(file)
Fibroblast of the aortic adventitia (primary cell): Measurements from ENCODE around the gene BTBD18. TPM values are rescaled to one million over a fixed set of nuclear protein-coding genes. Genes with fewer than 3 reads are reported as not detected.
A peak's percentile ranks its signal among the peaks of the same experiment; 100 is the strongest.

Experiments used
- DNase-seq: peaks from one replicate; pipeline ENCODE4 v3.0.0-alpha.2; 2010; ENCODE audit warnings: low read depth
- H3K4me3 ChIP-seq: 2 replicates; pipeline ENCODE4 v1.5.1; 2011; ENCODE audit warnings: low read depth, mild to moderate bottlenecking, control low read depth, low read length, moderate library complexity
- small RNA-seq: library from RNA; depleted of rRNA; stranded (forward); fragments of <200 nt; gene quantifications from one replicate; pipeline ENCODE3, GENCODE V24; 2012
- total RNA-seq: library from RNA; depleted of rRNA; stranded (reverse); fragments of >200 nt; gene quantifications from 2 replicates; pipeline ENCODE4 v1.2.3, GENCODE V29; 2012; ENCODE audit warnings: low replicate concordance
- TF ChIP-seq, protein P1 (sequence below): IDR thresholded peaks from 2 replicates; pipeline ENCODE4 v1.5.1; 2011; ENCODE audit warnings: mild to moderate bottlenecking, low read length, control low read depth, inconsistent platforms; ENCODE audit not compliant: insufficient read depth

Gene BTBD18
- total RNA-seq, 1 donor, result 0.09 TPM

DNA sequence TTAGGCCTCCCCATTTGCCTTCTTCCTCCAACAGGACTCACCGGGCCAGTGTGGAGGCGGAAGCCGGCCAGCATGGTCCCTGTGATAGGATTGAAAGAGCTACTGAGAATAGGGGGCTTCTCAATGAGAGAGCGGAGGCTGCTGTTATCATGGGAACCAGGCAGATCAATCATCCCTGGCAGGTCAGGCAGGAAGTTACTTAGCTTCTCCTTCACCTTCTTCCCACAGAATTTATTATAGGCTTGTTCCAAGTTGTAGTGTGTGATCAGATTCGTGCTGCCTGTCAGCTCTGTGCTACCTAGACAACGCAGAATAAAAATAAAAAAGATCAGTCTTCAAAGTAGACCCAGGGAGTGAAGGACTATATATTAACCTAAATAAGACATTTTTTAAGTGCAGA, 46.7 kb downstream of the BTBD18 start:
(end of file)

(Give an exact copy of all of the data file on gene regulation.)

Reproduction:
Fibroblast of the aortic adventitia (primary cell): Measurements from ENCODE around the gene BTBD18. TPM values are rescaled to one million over a fixed set of nuclear protein-coding genes. Genes with fewer than 3 reads are reported as not detected.
A peak's percentile ranks its signal among the peaks of the same experiment; 100 is the strongest.

Experiments used
- DNase-seq: peaks from one replicate; pipeline ENCODE4 v3.0.0-alpha.2; 2010; ENCODE audit warnings: low read depth
- H3K4me3 ChIP-seq: 2 replicates; pipeline ENCODE4 v1.5.1; 2011; ENCODE audit warnings: low read depth, mild to moderate bottlenecking, control low read depth, low read length, moderate library complexity
- small RNA-seq: library from RNA; depleted of rRNA; stranded (forward); fragments of <200 nt; gene quantifications from one replicate; pipeline ENCODE3, GENCODE V24; 2012
- total RNA-seq: library from RNA; depleted of rRNA; stranded (reverse); fragments of >200 nt; gene quantifications from 2 replicates; pipeline ENCODE4 v1.2.3, GENCODE V29; 2012; ENCODE audit warnings: low replicate concordance
- TF ChIP-seq, protein P1 (sequence below): IDR thresholded peaks from 2 replicates; pipeline ENCODE4 v1.5.1; 2011; ENCODE audit warnings: mild to moderate bottlenecking, low read length, control low read depth, inconsistent platforms; ENCODE audit not compliant: insufficient read depth

Gene BTBD18
- total RNA-seq, 1 donor, result 0.09 TPM

DNA sequence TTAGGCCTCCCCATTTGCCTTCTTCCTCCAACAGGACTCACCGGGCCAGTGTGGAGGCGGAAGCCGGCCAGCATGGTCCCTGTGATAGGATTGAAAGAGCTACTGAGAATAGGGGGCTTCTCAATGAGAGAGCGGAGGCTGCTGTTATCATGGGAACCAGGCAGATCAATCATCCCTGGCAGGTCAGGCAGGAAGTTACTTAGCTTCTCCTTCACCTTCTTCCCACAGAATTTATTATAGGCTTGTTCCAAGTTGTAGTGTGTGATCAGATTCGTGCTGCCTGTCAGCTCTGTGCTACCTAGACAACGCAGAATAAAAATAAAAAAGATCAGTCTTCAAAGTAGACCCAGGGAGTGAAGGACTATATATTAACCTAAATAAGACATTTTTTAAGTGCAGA, 46.7 kb downstream of the BTBD18 start: